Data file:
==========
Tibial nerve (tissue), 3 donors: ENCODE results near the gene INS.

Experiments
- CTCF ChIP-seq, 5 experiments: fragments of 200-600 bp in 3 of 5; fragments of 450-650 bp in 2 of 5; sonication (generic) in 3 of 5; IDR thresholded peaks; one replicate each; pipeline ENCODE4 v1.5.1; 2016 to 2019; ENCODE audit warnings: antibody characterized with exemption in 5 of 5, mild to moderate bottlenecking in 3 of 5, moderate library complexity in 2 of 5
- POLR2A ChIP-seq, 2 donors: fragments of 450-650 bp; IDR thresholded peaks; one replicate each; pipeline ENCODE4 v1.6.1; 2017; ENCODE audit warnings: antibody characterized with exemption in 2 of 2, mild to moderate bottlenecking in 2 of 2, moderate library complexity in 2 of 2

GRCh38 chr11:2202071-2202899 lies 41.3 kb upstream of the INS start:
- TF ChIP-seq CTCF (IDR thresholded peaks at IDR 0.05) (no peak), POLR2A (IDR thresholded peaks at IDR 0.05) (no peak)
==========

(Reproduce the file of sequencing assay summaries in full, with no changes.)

Tibial nerve (tissue), 3 donors: ENCODE results near the gene INS.

Experiments
- CTCF ChIP-seq, 5 experiments: fragments of 200-600 bp in 3 of 5; fragments of 450-650 bp in 2 of 5; sonication (generic) in 3 of 5; IDR thresholded peaks; one replicate each; pipeline ENCODE4 v1.5.1; 2016 to 2019; ENCODE audit warnings: antibody characterized with exemption in 5 of 5, mild to moderate bottlenecking in 3 of 5, moderate library complexity in 2 of 5
- POLR2A ChIP-seq, 2 donors: fragments of 450-650 bp; IDR thresholded peaks; one replicate each; pipeline ENCODE4 v1.6.1; 2017; ENCODE audit warnings: antibody characterized with exemption in 2 of 2, mild to moderate bottlenecking in 2 of 2, moderate library complexity in 2 of 2

GRCh38 chr11:2202071-2202899 lies 41.3 kb upstream of the INS start:
- TF ChIP-seq CTCF (IDR thresholded peaks at IDR 0.05) (no peak), POLR2A (IDR thresholded peaks at IDR 0.05) (no peak)